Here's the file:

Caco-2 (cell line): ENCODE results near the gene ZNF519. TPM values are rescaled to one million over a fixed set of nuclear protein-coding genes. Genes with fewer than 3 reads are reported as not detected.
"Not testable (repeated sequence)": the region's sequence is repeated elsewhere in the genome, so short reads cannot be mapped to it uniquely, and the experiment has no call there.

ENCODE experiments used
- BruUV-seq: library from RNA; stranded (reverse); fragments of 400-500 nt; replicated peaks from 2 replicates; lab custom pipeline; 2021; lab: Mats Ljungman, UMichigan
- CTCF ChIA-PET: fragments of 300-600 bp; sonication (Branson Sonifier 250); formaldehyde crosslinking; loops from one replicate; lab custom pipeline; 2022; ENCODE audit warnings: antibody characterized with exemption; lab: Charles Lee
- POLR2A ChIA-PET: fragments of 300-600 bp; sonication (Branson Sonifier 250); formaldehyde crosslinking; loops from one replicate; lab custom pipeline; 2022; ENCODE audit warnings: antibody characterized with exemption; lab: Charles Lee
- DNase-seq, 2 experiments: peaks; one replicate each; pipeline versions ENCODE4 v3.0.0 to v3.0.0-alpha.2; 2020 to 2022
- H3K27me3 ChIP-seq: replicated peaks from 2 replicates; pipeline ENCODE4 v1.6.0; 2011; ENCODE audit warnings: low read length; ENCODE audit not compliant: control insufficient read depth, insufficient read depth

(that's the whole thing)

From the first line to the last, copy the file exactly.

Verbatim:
Caco-2 (cell line): ENCODE results near the gene ZNF519. TPM values are rescaled to one million over a fixed set of nuclear protein-coding genes. Genes with fewer than 3 reads are reported as not detected.
"Not testable (repeated sequence)": the region's sequence is repeated elsewhere in the genome, so short reads cannot be mapped to it uniquely, and the experiment has no call there.

ENCODE experiments used
- BruUV-seq: library from RNA; stranded (reverse); fragments of 400-500 nt; replicated peaks from 2 replicates; lab custom pipeline; 2021; lab: Mats Ljungman, UMichigan
- CTCF ChIA-PET: fragments of 300-600 bp; sonication (Branson Sonifier 250); formaldehyde crosslinking; loops from one replicate; lab custom pipeline; 2022; ENCODE audit warnings: antibody characterized with exemption; lab: Charles Lee
- POLR2A ChIA-PET: fragments of 300-600 bp; sonication (Branson Sonifier 250); formaldehyde crosslinking; loops from one replicate; lab custom pipeline; 2022; ENCODE audit warnings: antibody characterized with exemption; lab: Charles Lee
- DNase-seq, 2 experiments: peaks; one replicate each; pipeline versions ENCODE4 v3.0.0 to v3.0.0-alpha.2; 2020 to 2022
- H3K27me3 ChIP-seq: replicated peaks from 2 replicates; pipeline ENCODE4 v1.6.0; 2011; ENCODE audit warnings: low read length; ENCODE audit not compliant: control insufficient read depth, insufficient read depth